Please See U.S. CDC Guidance for 2021-2022
Prior to re-entry:
- Consult/communicate with mental health staff, counselors, social workers, and educators.
- Communicate plans, schedules, and updates to staff, families, and community – there’s no such thing as too much communication when it comes to helping people feel safe. Consider a direct contact for each family.
- Provide (virtual) forums in which families and students can ask questions or share concerns and ideas.
- Reach out to higher needs students and families throughout the remote learning period and have social workers or counselors develop individualized support plans as needed.
- Plan for school-wide trauma informed practices. The Maine School Safety Center can provide free training and resources.
- Consider and mitigate impacts of adjusting to new cultures, new languages, and new community resources and support for students and families who are Black, Indigenous, People of Color (BIPOC) families of color or who have an immigrant/refugee status.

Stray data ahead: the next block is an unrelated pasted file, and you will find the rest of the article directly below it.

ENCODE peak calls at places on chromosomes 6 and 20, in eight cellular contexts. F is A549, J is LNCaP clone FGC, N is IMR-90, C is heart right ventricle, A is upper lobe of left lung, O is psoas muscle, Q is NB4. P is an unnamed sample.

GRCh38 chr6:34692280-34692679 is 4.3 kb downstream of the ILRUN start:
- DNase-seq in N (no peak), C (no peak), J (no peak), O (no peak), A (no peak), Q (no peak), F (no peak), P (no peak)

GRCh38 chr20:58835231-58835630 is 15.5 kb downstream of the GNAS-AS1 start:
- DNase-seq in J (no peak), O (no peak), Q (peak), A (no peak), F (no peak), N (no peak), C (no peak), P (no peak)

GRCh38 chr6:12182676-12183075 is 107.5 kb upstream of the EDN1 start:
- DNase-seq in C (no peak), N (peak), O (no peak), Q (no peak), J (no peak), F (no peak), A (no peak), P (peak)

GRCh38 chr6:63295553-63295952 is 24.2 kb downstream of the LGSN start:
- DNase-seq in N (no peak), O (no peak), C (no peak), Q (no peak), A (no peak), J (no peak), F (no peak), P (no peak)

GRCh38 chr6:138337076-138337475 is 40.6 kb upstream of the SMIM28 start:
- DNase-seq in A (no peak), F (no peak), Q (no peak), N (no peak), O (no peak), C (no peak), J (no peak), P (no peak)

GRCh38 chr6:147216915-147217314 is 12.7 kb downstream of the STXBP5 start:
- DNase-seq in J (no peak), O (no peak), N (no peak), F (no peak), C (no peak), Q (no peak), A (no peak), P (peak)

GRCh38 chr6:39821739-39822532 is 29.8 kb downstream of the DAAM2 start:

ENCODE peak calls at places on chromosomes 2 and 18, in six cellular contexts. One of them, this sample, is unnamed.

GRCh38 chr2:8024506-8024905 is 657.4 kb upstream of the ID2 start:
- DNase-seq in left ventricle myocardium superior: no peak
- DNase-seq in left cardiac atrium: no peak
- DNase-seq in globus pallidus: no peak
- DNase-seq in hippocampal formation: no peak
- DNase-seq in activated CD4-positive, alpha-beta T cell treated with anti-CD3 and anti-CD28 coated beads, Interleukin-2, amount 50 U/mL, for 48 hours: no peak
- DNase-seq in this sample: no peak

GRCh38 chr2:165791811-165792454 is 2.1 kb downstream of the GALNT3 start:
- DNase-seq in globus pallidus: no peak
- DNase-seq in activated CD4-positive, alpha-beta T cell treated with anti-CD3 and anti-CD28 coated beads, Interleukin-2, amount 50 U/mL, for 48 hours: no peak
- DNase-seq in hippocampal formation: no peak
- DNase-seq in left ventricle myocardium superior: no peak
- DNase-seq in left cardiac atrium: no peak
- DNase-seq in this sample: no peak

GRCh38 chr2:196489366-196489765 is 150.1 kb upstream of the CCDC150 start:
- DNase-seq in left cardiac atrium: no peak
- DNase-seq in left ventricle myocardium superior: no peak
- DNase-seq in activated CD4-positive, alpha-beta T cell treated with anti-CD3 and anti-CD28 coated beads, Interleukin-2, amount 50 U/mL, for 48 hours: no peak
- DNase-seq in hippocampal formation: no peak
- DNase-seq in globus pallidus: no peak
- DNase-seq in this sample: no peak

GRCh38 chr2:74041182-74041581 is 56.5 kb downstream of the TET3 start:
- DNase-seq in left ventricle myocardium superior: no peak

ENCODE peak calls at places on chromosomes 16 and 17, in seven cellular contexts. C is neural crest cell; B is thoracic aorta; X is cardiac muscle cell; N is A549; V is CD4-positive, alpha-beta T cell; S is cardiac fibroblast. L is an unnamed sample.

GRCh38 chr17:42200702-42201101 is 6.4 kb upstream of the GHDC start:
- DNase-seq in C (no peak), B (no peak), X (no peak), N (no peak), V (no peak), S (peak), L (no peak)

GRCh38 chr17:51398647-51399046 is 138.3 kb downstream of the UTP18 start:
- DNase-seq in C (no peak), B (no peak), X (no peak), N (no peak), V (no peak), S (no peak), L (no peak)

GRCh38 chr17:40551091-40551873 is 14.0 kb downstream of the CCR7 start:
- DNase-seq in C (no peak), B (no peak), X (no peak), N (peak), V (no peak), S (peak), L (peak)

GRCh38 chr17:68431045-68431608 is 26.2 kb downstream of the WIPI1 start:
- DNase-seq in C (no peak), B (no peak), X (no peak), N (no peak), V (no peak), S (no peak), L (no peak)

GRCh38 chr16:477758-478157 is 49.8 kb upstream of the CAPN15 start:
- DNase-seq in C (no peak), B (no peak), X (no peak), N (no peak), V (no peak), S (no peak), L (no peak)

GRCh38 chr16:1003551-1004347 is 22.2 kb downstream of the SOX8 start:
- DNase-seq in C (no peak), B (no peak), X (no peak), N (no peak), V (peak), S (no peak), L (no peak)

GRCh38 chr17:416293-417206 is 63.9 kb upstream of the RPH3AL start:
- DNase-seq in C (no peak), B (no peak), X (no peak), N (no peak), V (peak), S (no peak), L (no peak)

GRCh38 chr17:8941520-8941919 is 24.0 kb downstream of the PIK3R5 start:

Structuring re-entry to support the unique needs of your school community:
- Consult with mental health staff, counselors, social workers, educators.
- Consider differentiated approaches based on age, grade, and developmental levels; consider looping models for flexibility.
- Provide frequent check-ins with staff; encourage mindfulness and use of employee assistance plans for well-being.
- Encourage vigilance with respect to student and staff mental health; engage staff in professional development to increase awareness of the signs of anxiety and depression.
- Utilize a multi-tiered system of support for social/emotional needs.
- Make widely available a list of resources to support children and/or adults experiencing distress. Normalize conversations around mental health to dispel stigma around asking for help. Cultural brokers may be necessary to navigate sensitive conversations for some students and their family members.